Engineers now have the capability to encode their infrastructure choices and save them in a repository. This allows them to save time, reduce risk, share knowledge, and create transparency in change.
What is infrastructure as code?
Infrastructure as code (IaC) is a way for engineers to write code and configuration files that are converted into working infrastructure. The configuration is generally saved in a code repository, so the team can review any changes before applying them, just like code reviews.
In the short term, infrastructure as code requires a time investment. However, this saves time in the long term. By making the management of your infrastructure less labor intensive, your team can spend more time focusing on development work and delivering value to customers.
The time for setting up redundant infrastructure or test environments is also drastically reduced, resulting in less friction. This improves the resilience of your organization in the long term.
Another benefit is the reduced time needed to onboard or offboard team members and rotate security keys. New hires can grant themselves the right permissions when the system is properly configured, supported by an approval process which ensures security. Access (or not) can also be coded, automating the onboarding (or offboarding).
IaC prevents your team from making mistakes. By scripting the changes you would otherwise apply manually, you reduce the risk of human error and configuration drift. Inconsistencies in configuring servers, environments, or services — ones that should be the same — can be avoided with infrastructure as code.
What is your infrastructure recovery process? With IaC, it's easy to recover when needed. When things go wrong, it's stressful and easy to make a configuration mistake or forget how a system works.
Infrastructure as code gives you the blueprint of a system that you can reapply consistently, at will. Anything from the number of replicas of your data to open port numbers to the size of your compute instances, infrastructure as code gives you complete control over how the system will be rebuilt.
Testing configuration changes, load testing, and chaos engineering become easier to execute since creating an environment that perfectly matches production is a snap of a finger. The team will be able to analyze how changes impact the system more quickly in a totally separate environment.
Most teams have just one or two people that understand the complete system. What happens if these people leave the team because they are ill or have won the lottery? Building infrastructure as code reduces this risk.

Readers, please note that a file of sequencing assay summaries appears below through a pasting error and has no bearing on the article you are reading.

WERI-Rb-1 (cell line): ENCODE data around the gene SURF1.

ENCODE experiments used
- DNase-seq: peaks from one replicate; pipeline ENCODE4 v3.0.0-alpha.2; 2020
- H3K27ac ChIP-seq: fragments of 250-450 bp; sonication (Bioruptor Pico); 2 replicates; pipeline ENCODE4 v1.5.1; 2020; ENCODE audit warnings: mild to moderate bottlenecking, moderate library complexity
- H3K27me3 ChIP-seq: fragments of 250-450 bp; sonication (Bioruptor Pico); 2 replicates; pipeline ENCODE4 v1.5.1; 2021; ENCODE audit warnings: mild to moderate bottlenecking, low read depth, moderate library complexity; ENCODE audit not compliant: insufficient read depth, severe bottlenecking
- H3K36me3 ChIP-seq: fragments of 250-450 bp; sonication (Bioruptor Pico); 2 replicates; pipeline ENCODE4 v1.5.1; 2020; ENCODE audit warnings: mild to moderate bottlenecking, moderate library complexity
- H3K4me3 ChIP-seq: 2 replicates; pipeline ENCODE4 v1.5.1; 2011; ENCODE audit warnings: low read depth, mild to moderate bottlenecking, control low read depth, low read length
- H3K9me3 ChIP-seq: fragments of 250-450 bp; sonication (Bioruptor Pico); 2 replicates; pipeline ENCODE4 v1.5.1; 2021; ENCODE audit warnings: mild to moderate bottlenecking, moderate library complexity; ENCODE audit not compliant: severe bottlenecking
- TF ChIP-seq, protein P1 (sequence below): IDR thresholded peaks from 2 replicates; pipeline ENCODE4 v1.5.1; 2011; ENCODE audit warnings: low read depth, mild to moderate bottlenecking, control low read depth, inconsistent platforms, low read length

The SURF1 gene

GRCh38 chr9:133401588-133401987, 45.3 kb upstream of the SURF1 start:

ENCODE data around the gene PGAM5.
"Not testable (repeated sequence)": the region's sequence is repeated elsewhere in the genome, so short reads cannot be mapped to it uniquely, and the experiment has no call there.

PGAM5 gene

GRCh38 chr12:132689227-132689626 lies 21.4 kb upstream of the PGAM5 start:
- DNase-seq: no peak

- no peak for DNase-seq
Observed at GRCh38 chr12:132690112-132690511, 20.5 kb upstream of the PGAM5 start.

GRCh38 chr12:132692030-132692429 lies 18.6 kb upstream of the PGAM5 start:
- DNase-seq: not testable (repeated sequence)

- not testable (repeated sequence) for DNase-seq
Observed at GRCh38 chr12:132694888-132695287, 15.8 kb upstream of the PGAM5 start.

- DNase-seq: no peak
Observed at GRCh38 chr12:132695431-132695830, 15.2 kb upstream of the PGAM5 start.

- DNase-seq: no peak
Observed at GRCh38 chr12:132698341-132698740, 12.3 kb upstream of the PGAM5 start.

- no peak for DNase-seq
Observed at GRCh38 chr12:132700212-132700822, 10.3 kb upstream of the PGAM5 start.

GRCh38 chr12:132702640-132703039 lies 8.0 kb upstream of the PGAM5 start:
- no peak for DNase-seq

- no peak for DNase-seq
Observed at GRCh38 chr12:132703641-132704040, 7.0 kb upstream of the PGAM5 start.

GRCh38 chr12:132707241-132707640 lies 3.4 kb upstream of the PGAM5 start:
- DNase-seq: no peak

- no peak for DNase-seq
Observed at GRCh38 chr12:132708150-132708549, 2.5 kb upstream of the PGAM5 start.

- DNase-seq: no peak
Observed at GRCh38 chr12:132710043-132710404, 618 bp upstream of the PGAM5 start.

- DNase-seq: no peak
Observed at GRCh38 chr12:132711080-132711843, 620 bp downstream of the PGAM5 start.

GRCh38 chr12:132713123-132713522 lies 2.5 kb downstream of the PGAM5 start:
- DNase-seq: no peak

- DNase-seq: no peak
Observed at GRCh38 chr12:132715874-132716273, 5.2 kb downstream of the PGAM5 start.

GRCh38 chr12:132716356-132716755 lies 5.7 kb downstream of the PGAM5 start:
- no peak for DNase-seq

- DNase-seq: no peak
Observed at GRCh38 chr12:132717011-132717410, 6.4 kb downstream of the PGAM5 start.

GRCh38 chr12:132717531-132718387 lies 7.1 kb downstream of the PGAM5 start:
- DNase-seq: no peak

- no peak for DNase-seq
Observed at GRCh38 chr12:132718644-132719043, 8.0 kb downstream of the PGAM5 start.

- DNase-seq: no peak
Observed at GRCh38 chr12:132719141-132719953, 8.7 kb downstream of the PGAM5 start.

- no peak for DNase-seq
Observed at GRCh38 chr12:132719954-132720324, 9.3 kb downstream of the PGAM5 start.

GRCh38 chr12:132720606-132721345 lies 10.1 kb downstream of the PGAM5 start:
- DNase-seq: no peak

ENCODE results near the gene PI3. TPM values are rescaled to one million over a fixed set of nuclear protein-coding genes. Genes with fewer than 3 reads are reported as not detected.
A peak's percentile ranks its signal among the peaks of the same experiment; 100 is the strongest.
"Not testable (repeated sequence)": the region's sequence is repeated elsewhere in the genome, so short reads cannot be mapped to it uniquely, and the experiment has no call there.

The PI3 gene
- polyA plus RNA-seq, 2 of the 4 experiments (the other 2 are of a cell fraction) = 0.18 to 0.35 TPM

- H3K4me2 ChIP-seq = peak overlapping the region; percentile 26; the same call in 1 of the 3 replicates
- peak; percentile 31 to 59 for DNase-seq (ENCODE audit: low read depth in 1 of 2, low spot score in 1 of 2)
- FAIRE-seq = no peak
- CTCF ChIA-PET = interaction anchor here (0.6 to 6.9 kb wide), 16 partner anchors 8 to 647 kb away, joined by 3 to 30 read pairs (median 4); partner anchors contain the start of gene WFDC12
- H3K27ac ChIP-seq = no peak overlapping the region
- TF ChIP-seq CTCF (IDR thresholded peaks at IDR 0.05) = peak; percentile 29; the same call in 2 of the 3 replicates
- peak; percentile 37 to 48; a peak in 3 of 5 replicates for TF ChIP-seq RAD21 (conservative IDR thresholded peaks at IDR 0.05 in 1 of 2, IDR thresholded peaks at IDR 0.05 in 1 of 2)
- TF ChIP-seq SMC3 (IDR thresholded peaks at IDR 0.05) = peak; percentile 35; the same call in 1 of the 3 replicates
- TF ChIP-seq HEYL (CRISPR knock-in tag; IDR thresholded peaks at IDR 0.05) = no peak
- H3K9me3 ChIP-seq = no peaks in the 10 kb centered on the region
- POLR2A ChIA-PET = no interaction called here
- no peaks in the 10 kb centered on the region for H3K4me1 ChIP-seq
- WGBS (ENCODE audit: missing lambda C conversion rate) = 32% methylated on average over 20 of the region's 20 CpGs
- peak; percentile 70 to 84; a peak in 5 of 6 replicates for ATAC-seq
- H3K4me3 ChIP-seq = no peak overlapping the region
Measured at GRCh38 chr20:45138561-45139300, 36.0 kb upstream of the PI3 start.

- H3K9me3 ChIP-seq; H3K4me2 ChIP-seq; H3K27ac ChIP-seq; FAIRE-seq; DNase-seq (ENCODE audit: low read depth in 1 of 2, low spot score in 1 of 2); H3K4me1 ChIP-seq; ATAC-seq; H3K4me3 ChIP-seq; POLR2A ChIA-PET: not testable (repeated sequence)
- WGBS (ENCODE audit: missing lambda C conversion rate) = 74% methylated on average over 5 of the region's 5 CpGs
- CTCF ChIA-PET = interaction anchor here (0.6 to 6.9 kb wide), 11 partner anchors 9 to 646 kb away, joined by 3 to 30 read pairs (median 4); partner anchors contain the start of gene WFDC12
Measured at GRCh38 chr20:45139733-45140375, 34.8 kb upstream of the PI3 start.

When state changes occur, the team can easily track and follow the changes (using pull requests and issues). This is only possible when IaC is versioned just like the rest of your codebase. This increases transparency and knowledge and can allow for better bug-tracking if something goes awry.
Documenting infrastructure is often an afterthought for an engineering team. One person may have taken the time (a long time ago) to create an infrastructural diagram and some technical documentation. It probably doesn't match the current state, either.
That's when infrastructure as code truly shines. When leveraging IaC and declaratively defining your infrastructure, the documentation has been created simultaneously. The code is the documentation of the infrastructure, and it will always be up-to-date.
It’s easier to collaborate on a system that uses infrastructure as code. When changes are made to the system, there is no need to send a Slack message, ensuring that everyone makes the same update locally. Instead, the system is automatically configured.
Since the configuration is stored in a code repository, it's also transparent. New team members can easily access the configuration and understand how a system works. They'll also be able to get it up and running locally without (much) help.
Visibility of changes
Manual changes to infrastructure, such as firewall port openings or auto-scaling threshold updates, may only be known to the author of these changes. This can set the team up for unexpected surprises when the original author is not around. The team cannot quickly troubleshoot the resulting issues or may even make a problem worse.
Applying the same processes to managing infrastructure code as to managing application code, such as version control or pull requests, increases visibility of changes that would otherwise go unnoticed.
Reaction to errors can be tremendously improved if the team reviews changes applied to the infrastructure. Furthermore, automated checks that are part of the Continuous Integration (CI) pipeline can further validate changes against common vulnerabilities or reject the ones violating established company policies by using tools such as Hashicorp Sentinel.
Furthermore, storing IaC in version control constitutes an audit trail of its own. It is possible to go back in time and review changes applied in the past, for instance those that may have opened up the system for a vulnerability or triggered resource exhaustion. This can be fed back into the retrospective process and provide further learning opportunities for the team.
By using infrastructure as code from the start of a project, we think you will have an easier time sharing knowledge while reducing risk. This translates to time saved. Give it a go and you'll enjoy the benefits we've listed above.